Before the release of his first encyclical, Lumen Fidei (“The Light of Faith”), Pope Francis called it “written with four hands.” The pope was referring to the work as a joint effort between himself and Pope Emeritus Benedict XVI, who completed the encyclical’s first draft.
In a news analysis in this week’s issue (Page 4), OSV Newsweekly senior correspondent Matthew Bunson cautioned readers of Lumen Fidei not to try to determine which pope wrote which line, but rather to see the joint work as an example of papal — and Church — continuity.
In Lumen Fidei, the two pontiffs, with their different approaches, come together to show the many ways of appreciating, studying and acting on the Faith.
Without a doubt, the encyclical’s content and style is quintessentially that of Pope Benedict, as Lumen Fidei takes an academic look at the role of faith in salvation history and its integration with truth. But in the very fact that it was released by Francis, the encyclical shows the deep harmonious connection between an intellectual understanding of faith and physically living it out in the world. The two pontiffs, with their different approaches, come together to show the many ways of appreciating, studying and acting on the Faith.
It’s no secret that Pope Benedict is an esteemed theologian, but this doesn’t mean he isn’t a firm proponent of living the faith out in daily life. And it’s no secret that Pope Francis dynamically works in the world on a daily basis with a heart that aches for the poor, but this doesn’t mean that he doesn’t value faith’s intellectual roots.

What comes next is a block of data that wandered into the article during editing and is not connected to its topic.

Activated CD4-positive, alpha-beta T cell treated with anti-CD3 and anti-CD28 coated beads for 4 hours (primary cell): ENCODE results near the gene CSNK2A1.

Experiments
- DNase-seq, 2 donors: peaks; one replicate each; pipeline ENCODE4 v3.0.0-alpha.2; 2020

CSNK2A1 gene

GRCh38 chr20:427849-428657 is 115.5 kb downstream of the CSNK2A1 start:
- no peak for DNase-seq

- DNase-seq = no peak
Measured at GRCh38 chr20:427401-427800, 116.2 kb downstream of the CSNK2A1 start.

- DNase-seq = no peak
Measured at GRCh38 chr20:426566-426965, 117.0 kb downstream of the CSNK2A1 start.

In fact, the different approaches of the two popes demonstrate the rich diversity and universality of the Church — and show that varied ways exist in which to study and live the faith in daily life.
More than halfway through the Year of Faith, the release of Lumen Fidei is particularly significant as the Church focuses on renewing all aspects of faith. A good goal for Catholics would be to read the encyclical by the time the Year of Faith ends in November. At around 20,000 words, it’s a manageable length, especially split into four chapters and 60 subsections. If reading it alone seems daunting, ask a friend to read it with you, or join a study group to facilitate discussion and understanding. If there isn’t one at your parish, start one. Then, with an intellectual understanding of faith firmly within your grasp, you can continue to live it out in the world.
One of Pope Francis’ most recent examples of faith in action came July 8 during his visit to Lampedusa, Italy. There, he offered a Mass for migrants who died in a sea voyage from African to Europe. The pope demanded that the faithful “reawaken our consciences” to the fact that those leaving their countries to find “a little serenity and peace” had been met with only death.
“Today no one in the world feels responsible for this; we have lost the sense of fraternal responsibility,” Pope Francis said. “In this world of globalization we have fallen into a globalization of indifference. We are accustomed to the suffering of others, it doesn’t concern us, it’s none of our business.”
In essence, the pope is asking Catholics to remember, as the encyclical says, that faith is linked to the common good.
“Faith does not draw us away from the world or prove irrelevant to the concrete concerns of the men and women of our time,” he writes. “Faith is truly a good for everyone.”
With the intellectual foundation of Benedict and the daily lived example of Francis, Catholics are reminded that faith is something to be both studied and lived, so that we may, as they write, lean on faith to “help us build our societies in such a way that they can journey toward a future of hope.”